With the advent of Roman type it was reduced to the round dot we have today.), were used to mark pitch accents in Hangul for Middle Korean.
They were written to the left of a syllable in vertical writing and above a syllable in horizontal writing.
Other letters modified by diacritics are treated as variants of the underlying letter, with the exception that ü is frequently sorted as y.
Languages that treat accented letters as variants of the underlying letter usually alphabetize words with such symbols immediately after similar unmarked words. in phone books or in author catalogues in libraries), umlauts are often treated as combinations of the vowel with a suffixed e; Austrian phone books now treat characters with umlauts as separate letters (immediately following the underlying vowel).
In the Hanyu Pinyin official romanization system for Chinese, diacritics are used to mark the tones of the syllables in which the marked vowels occur.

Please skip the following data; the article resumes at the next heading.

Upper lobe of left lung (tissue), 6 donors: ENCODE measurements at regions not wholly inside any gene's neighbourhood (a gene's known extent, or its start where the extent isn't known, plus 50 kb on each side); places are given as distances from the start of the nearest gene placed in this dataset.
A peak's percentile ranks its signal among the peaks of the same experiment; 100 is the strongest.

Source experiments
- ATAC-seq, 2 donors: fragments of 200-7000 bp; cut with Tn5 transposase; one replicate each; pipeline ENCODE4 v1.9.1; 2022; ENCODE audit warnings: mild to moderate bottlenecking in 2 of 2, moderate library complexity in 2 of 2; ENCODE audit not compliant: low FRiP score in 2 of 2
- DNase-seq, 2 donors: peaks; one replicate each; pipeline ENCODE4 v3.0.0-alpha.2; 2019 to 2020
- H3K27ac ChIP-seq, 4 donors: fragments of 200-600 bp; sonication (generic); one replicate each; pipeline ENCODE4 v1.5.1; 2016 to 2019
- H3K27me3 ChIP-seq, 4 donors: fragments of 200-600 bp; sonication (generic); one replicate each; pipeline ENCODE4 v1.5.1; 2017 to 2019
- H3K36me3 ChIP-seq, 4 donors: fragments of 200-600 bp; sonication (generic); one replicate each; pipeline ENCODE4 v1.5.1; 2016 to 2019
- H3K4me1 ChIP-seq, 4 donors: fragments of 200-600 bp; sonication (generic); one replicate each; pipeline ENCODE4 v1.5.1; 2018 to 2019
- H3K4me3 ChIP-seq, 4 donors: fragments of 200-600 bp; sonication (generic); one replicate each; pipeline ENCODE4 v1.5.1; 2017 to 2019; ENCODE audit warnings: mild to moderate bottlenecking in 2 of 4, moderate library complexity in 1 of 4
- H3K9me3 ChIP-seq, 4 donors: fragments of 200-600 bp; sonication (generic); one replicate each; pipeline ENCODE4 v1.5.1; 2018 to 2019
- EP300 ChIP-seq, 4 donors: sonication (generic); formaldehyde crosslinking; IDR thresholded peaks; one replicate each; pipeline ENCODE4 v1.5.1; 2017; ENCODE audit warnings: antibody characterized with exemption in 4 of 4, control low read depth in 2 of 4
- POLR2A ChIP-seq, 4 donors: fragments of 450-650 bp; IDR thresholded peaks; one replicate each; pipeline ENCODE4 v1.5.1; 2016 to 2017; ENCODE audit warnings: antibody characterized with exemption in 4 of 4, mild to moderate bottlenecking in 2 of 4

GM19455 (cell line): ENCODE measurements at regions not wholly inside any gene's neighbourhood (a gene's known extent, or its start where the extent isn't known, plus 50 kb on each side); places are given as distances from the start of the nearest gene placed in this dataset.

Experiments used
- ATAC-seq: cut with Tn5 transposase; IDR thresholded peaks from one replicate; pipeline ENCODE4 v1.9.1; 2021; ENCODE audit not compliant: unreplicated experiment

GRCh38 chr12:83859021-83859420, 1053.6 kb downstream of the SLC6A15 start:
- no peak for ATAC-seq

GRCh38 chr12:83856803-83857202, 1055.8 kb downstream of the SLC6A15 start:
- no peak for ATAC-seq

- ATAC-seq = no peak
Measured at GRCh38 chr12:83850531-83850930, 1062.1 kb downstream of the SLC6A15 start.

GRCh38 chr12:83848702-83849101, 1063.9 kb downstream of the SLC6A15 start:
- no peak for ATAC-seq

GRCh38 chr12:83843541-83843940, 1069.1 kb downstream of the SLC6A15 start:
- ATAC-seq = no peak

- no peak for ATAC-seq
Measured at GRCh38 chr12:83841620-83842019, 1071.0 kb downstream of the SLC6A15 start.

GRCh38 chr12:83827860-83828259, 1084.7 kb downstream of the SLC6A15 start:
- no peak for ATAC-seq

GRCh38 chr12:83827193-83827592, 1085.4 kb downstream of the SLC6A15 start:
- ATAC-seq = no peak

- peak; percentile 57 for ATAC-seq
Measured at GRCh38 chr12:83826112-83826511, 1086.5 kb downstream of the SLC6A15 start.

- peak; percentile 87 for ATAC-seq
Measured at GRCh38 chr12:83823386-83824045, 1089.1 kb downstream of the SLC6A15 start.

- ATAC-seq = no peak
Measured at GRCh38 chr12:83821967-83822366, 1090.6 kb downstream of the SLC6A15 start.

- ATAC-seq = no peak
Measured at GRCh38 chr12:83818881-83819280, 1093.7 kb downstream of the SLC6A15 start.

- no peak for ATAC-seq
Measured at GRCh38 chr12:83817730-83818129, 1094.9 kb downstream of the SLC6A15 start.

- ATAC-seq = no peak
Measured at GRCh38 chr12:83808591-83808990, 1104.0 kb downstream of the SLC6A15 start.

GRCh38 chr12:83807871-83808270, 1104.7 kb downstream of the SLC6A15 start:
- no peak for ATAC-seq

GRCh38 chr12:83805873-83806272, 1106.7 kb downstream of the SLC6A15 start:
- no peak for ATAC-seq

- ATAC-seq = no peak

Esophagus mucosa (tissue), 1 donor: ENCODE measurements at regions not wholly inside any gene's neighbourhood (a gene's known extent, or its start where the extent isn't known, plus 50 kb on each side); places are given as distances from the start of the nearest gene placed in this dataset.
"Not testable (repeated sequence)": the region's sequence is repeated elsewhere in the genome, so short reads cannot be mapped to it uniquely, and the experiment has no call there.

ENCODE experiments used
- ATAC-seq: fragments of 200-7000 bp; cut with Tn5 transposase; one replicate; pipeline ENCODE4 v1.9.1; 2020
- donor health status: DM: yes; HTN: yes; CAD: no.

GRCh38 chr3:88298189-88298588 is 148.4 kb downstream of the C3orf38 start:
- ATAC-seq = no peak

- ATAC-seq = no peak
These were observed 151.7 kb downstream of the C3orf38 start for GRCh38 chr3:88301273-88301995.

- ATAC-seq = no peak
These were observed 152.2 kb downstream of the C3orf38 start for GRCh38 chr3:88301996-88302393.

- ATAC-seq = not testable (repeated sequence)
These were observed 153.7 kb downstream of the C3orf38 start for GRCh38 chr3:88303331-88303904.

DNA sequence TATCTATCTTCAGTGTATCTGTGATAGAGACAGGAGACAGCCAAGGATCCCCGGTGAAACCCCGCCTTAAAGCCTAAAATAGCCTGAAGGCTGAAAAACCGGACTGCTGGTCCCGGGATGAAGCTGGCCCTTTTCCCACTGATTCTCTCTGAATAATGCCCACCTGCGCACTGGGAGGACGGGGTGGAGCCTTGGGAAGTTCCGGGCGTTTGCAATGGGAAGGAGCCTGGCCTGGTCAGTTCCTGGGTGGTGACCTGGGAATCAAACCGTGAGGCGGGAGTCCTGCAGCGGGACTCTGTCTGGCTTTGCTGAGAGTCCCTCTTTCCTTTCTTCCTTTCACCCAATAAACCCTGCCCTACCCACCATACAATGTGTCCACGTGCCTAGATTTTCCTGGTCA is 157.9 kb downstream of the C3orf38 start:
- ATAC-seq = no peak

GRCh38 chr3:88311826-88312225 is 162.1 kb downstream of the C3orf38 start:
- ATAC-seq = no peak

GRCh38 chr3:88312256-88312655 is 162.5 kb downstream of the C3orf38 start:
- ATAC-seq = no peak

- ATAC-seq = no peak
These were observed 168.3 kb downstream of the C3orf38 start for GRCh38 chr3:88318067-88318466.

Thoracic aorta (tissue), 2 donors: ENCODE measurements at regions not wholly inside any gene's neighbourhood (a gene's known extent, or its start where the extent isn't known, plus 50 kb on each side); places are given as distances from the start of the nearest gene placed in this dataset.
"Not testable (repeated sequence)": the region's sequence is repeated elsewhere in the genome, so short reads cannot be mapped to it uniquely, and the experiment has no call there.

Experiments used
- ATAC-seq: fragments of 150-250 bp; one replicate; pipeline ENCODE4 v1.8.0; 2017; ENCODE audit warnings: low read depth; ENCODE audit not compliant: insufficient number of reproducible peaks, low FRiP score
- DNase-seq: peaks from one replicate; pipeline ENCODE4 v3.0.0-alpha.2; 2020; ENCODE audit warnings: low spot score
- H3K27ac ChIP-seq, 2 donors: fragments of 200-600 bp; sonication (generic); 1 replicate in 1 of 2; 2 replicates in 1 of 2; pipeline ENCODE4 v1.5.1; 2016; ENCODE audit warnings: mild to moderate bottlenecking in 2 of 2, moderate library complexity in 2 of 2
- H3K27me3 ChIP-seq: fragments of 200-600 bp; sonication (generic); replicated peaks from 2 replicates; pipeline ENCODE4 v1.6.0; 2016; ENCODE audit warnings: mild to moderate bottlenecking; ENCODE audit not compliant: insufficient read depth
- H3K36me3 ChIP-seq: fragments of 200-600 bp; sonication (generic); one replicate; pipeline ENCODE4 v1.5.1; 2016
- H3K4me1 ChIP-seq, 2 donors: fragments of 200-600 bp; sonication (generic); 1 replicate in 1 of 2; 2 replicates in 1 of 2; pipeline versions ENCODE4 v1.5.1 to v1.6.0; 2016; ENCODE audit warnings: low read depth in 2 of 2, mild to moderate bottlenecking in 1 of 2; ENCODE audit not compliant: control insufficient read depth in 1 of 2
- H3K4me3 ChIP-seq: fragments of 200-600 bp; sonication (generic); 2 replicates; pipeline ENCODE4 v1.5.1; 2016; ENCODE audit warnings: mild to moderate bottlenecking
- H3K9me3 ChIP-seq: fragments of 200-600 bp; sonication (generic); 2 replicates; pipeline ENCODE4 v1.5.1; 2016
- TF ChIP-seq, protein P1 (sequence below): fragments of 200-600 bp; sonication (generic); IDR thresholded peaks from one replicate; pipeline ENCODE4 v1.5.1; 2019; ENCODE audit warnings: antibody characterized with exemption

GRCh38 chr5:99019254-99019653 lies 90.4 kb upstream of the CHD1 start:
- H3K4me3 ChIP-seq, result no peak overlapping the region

In orthography and collation, a letter modified by a diacritic may be treated either as a new, distinct letter or as a letter–diacritic combination.
Vowel pointing systems, namely the Arabic harakat ( ), which, respectively, mark abbreviations or acronyms, and Greek diacritical marks, which showed that letters of the alphabet were being used as numerals.
Diacritical marks may appear above or below a letter, or in some other position such as within the letter or between two letters.
The main use of diacritical marks in the Latin script is to change the sound-values of the letters to which they are added.
The South Korean government officially revised the romanization of the Korean language in July 2000 to eliminate diacritics.
Different languages use different rules to put diacritic characters in alphabetical order.